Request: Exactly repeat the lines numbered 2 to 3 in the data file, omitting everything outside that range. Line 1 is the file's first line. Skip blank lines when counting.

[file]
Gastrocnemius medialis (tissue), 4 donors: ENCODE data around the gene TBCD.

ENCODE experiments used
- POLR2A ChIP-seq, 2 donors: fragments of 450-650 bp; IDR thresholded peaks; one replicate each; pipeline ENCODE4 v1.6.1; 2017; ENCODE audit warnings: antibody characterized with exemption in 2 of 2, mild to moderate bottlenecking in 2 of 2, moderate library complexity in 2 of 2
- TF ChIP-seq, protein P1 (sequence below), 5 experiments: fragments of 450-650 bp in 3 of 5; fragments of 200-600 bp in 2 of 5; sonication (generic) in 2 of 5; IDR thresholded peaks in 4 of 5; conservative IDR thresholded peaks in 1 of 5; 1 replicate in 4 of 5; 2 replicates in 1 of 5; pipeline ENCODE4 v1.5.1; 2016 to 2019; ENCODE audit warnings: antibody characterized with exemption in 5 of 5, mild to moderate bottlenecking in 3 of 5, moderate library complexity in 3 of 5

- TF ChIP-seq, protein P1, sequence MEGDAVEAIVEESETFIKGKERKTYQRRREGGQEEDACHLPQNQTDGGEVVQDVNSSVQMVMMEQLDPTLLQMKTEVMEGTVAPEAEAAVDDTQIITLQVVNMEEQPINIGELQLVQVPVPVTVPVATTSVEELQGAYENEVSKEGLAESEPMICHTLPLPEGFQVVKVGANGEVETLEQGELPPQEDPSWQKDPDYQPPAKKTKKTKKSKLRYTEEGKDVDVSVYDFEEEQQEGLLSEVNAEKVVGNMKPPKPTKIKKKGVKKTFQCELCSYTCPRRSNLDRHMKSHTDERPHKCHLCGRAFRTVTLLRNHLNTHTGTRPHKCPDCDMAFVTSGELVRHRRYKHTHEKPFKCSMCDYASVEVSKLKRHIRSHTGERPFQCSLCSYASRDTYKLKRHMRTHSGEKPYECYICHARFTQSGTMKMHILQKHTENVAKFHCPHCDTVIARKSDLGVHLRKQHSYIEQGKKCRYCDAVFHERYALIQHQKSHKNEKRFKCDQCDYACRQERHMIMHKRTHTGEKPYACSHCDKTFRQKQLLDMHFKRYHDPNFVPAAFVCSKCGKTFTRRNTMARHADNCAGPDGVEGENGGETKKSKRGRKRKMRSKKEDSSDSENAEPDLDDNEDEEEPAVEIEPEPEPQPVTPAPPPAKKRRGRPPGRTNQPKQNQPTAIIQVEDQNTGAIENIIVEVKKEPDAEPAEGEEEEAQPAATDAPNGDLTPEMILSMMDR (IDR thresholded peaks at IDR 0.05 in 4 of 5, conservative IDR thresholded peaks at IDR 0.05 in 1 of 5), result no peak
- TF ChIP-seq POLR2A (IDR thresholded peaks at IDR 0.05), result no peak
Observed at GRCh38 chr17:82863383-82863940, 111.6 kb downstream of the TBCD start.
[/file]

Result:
ENCODE experiments used
- POLR2A ChIP-seq, 2 donors: fragments of 450-650 bp; IDR thresholded peaks; one replicate each; pipeline ENCODE4 v1.6.1; 2017; ENCODE audit warnings: antibody characterized with exemption in 2 of 2, mild to moderate bottlenecking in 2 of 2, moderate library complexity in 2 of 2